In some circumstances, a geographic restriction doesn’t make sense when you live in an area that is in transition. So many places in Harris County, for example, are either being built up steadily or are transitioning from an older area to one where there is new development. When your home area is unsettled a geographic restriction may not make sense. Moving in a couple of years is desirable when the transition is to something you are not fond of. That geographic restriction made sense at one time but may not at another. 

Wish #2: A right of first refusal

Plans change from time to time. We have all been in a position where we thought one thing was going to happen with our schedule but another issue came up. Our entire day or even weekend is thrown for a loop because of this change. What are we to do in this situation? This is bad enough when it is just our schedule that is thrown off. However, when you have children coming over that weekend it is even worse. Those court orders you spent so much time and money on don’t work out well when you have a custody schedule that is susceptible to a wonky work schedule.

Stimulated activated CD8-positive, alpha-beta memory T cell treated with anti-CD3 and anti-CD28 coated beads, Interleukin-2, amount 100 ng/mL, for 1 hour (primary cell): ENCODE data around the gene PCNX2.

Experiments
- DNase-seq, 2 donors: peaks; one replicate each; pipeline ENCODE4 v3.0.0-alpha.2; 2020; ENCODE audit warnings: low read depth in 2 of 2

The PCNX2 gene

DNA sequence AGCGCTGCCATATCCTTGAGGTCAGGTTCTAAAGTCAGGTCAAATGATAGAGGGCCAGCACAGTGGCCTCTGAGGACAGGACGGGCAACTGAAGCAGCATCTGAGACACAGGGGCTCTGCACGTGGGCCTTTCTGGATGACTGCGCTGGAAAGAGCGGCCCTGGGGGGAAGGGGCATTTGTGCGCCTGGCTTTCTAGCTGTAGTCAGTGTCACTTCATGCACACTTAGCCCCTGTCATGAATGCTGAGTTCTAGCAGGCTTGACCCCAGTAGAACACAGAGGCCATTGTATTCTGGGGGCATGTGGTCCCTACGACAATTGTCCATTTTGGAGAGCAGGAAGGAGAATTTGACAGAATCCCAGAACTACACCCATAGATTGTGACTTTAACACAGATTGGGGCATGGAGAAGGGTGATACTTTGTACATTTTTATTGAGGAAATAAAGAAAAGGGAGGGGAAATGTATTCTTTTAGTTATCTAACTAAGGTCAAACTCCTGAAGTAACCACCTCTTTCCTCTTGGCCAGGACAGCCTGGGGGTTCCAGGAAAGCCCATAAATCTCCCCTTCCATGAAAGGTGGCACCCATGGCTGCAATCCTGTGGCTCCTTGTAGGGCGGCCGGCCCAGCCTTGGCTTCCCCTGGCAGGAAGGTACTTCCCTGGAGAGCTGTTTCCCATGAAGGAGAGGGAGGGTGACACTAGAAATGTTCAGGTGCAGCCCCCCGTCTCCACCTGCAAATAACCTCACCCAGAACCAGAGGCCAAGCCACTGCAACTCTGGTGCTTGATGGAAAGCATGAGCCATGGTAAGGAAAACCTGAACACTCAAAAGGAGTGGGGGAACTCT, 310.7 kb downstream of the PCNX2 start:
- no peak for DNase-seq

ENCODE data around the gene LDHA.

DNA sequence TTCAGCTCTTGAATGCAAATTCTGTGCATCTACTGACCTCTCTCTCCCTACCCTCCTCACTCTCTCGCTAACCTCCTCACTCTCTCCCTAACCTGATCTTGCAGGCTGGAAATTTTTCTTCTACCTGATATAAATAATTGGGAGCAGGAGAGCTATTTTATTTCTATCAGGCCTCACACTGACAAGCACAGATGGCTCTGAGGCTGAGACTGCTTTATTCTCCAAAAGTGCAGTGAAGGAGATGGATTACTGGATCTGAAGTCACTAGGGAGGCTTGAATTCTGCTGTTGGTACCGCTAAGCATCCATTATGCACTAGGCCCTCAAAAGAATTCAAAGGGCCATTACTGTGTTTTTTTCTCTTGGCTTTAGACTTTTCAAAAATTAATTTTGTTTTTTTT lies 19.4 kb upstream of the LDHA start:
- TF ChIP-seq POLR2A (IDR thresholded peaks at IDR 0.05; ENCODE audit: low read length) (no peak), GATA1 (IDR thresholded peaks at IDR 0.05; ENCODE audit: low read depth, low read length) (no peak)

Or, put yourself in this position. You have a weekend to yourself upcoming. The kids are scheduled to be with your co-parent. You made plans to drive and spend the weekend with your parents at their place. You have everything ready to head out for the weekend on a Friday afternoon. First, you receive a phone call from your co-parent. She has the work schedule change this time. Her employer called to tell her that she needed to come in for work on Saturday and Sunday. Not exactly ideal for anyone- including the kids.